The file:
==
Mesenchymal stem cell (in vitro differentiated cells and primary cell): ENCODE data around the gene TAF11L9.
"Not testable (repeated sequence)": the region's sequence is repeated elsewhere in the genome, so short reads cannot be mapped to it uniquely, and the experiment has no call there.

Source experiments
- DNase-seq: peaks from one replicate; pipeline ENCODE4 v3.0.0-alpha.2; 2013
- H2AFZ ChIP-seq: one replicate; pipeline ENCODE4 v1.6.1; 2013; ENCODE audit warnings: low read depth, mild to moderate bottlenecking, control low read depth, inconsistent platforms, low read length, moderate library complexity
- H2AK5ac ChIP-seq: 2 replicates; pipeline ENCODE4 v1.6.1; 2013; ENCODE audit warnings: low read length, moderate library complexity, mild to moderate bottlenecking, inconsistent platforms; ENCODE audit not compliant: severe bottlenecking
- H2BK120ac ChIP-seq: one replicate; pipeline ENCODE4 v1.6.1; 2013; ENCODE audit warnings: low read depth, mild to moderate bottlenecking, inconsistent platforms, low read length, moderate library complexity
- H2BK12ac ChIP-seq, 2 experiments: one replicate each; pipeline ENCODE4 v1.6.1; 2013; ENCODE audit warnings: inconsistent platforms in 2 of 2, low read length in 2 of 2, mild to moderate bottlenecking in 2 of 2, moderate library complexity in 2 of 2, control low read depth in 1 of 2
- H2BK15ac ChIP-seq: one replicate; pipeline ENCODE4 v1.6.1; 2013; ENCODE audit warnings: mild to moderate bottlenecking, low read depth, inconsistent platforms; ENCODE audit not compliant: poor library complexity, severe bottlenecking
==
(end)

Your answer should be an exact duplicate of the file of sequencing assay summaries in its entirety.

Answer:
Mesenchymal stem cell (in vitro differentiated cells and primary cell): ENCODE data around the gene TAF11L9.
"Not testable (repeated sequence)": the region's sequence is repeated elsewhere in the genome, so short reads cannot be mapped to it uniquely, and the experiment has no call there.

Source experiments
- DNase-seq: peaks from one replicate; pipeline ENCODE4 v3.0.0-alpha.2; 2013
- H2AFZ ChIP-seq: one replicate; pipeline ENCODE4 v1.6.1; 2013; ENCODE audit warnings: low read depth, mild to moderate bottlenecking, control low read depth, inconsistent platforms, low read length, moderate library complexity
- H2AK5ac ChIP-seq: 2 replicates; pipeline ENCODE4 v1.6.1; 2013; ENCODE audit warnings: low read length, moderate library complexity, mild to moderate bottlenecking, inconsistent platforms; ENCODE audit not compliant: severe bottlenecking
- H2BK120ac ChIP-seq: one replicate; pipeline ENCODE4 v1.6.1; 2013; ENCODE audit warnings: low read depth, mild to moderate bottlenecking, inconsistent platforms, low read length, moderate library complexity
- H2BK12ac ChIP-seq, 2 experiments: one replicate each; pipeline ENCODE4 v1.6.1; 2013; ENCODE audit warnings: inconsistent platforms in 2 of 2, low read length in 2 of 2, mild to moderate bottlenecking in 2 of 2, moderate library complexity in 2 of 2, control low read depth in 1 of 2
- H2BK15ac ChIP-seq: one replicate; pipeline ENCODE4 v1.6.1; 2013; ENCODE audit warnings: mild to moderate bottlenecking, low read depth, inconsistent platforms; ENCODE audit not compliant: poor library complexity, severe bottlenecking